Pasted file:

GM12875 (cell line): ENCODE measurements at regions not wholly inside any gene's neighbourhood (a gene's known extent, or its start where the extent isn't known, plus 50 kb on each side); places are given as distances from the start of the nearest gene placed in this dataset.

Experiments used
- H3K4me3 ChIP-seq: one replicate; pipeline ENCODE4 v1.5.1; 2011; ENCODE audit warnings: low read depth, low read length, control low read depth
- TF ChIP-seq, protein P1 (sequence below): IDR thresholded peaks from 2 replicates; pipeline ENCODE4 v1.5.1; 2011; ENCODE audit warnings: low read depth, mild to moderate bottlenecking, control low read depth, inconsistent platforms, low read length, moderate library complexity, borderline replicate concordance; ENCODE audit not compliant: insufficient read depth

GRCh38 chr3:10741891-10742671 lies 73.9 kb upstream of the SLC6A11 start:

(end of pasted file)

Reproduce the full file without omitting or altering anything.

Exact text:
GM12875 (cell line): ENCODE measurements at regions not wholly inside any gene's neighbourhood (a gene's known extent, or its start where the extent isn't known, plus 50 kb on each side); places are given as distances from the start of the nearest gene placed in this dataset.

Experiments used
- H3K4me3 ChIP-seq: one replicate; pipeline ENCODE4 v1.5.1; 2011; ENCODE audit warnings: low read depth, low read length, control low read depth
- TF ChIP-seq, protein P1 (sequence below): IDR thresholded peaks from 2 replicates; pipeline ENCODE4 v1.5.1; 2011; ENCODE audit warnings: low read depth, mild to moderate bottlenecking, control low read depth, inconsistent platforms, low read length, moderate library complexity, borderline replicate concordance; ENCODE audit not compliant: insufficient read depth

GRCh38 chr3:10741891-10742671 lies 73.9 kb upstream of the SLC6A11 start: